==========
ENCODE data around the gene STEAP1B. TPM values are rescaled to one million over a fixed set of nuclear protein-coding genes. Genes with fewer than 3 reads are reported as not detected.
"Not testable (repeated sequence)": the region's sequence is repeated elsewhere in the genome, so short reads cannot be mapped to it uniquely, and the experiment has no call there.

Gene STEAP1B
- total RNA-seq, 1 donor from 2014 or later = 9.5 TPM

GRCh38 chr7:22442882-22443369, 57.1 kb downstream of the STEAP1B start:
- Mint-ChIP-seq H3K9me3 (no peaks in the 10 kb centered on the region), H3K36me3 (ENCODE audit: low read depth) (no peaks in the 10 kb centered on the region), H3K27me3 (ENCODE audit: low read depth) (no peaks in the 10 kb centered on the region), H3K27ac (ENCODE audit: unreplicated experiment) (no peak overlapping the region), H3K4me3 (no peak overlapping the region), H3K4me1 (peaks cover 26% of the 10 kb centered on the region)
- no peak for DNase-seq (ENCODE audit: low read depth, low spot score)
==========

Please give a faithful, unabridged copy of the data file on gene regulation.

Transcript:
ENCODE data around the gene STEAP1B. TPM values are rescaled to one million over a fixed set of nuclear protein-coding genes. Genes with fewer than 3 reads are reported as not detected.
"Not testable (repeated sequence)": the region's sequence is repeated elsewhere in the genome, so short reads cannot be mapped to it uniquely, and the experiment has no call there.

Gene STEAP1B
- total RNA-seq, 1 donor from 2014 or later = 9.5 TPM

GRCh38 chr7:22442882-22443369, 57.1 kb downstream of the STEAP1B start:
- Mint-ChIP-seq H3K9me3 (no peaks in the 10 kb centered on the region), H3K36me3 (ENCODE audit: low read depth) (no peaks in the 10 kb centered on the region), H3K27me3 (ENCODE audit: low read depth) (no peaks in the 10 kb centered on the region), H3K27ac (ENCODE audit: unreplicated experiment) (no peak overlapping the region), H3K4me3 (no peak overlapping the region), H3K4me1 (peaks cover 26% of the 10 kb centered on the region)
- no peak for DNase-seq (ENCODE audit: low read depth, low spot score)